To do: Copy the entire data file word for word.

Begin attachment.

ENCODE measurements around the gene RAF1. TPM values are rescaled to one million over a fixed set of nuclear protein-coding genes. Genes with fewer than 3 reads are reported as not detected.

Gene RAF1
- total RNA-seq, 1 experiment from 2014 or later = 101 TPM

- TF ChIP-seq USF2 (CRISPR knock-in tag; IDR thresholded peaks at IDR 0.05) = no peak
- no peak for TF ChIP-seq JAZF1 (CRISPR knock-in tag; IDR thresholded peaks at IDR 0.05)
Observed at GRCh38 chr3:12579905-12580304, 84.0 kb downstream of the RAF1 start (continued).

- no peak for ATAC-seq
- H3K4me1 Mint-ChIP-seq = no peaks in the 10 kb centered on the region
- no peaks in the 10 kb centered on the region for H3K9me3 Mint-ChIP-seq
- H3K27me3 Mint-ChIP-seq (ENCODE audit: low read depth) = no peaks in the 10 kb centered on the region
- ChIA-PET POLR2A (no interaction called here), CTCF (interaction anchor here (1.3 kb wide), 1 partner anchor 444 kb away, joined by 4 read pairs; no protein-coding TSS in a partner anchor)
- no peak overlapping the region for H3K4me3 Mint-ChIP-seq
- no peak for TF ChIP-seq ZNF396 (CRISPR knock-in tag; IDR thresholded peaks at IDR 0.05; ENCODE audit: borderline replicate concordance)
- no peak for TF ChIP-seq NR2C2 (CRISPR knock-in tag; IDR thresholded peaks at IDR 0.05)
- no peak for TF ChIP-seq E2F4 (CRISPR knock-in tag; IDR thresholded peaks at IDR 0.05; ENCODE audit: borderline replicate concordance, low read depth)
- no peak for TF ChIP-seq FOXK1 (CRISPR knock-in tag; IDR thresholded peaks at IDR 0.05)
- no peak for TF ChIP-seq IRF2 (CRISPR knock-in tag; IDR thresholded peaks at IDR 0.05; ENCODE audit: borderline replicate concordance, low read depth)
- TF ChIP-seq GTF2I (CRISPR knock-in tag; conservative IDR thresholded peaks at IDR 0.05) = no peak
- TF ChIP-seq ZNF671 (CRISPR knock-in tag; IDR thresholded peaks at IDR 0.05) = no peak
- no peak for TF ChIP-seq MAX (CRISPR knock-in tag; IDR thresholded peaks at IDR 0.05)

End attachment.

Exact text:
ENCODE measurements around the gene RAF1. TPM values are rescaled to one million over a fixed set of nuclear protein-coding genes. Genes with fewer than 3 reads are reported as not detected.

Gene RAF1
- total RNA-seq, 1 experiment from 2014 or later = 101 TPM

- TF ChIP-seq USF2 (CRISPR knock-in tag; IDR thresholded peaks at IDR 0.05) = no peak
- no peak for TF ChIP-seq JAZF1 (CRISPR knock-in tag; IDR thresholded peaks at IDR 0.05)
Observed at GRCh38 chr3:12579905-12580304, 84.0 kb downstream of the RAF1 start (continued).

- no peak for ATAC-seq
- H3K4me1 Mint-ChIP-seq = no peaks in the 10 kb centered on the region
- no peaks in the 10 kb centered on the region for H3K9me3 Mint-ChIP-seq
- H3K27me3 Mint-ChIP-seq (ENCODE audit: low read depth) = no peaks in the 10 kb centered on the region
- ChIA-PET POLR2A (no interaction called here), CTCF (interaction anchor here (1.3 kb wide), 1 partner anchor 444 kb away, joined by 4 read pairs; no protein-coding TSS in a partner anchor)
- no peak overlapping the region for H3K4me3 Mint-ChIP-seq
- no peak for TF ChIP-seq ZNF396 (CRISPR knock-in tag; IDR thresholded peaks at IDR 0.05; ENCODE audit: borderline replicate concordance)
- no peak for TF ChIP-seq NR2C2 (CRISPR knock-in tag; IDR thresholded peaks at IDR 0.05)
- no peak for TF ChIP-seq E2F4 (CRISPR knock-in tag; IDR thresholded peaks at IDR 0.05; ENCODE audit: borderline replicate concordance, low read depth)
- no peak for TF ChIP-seq FOXK1 (CRISPR knock-in tag; IDR thresholded peaks at IDR 0.05)
- no peak for TF ChIP-seq IRF2 (CRISPR knock-in tag; IDR thresholded peaks at IDR 0.05; ENCODE audit: borderline replicate concordance, low read depth)
- TF ChIP-seq GTF2I (CRISPR knock-in tag; conservative IDR thresholded peaks at IDR 0.05) = no peak
- TF ChIP-seq ZNF671 (CRISPR knock-in tag; IDR thresholded peaks at IDR 0.05) = no peak
- no peak for TF ChIP-seq MAX (CRISPR knock-in tag; IDR thresholded peaks at IDR 0.05)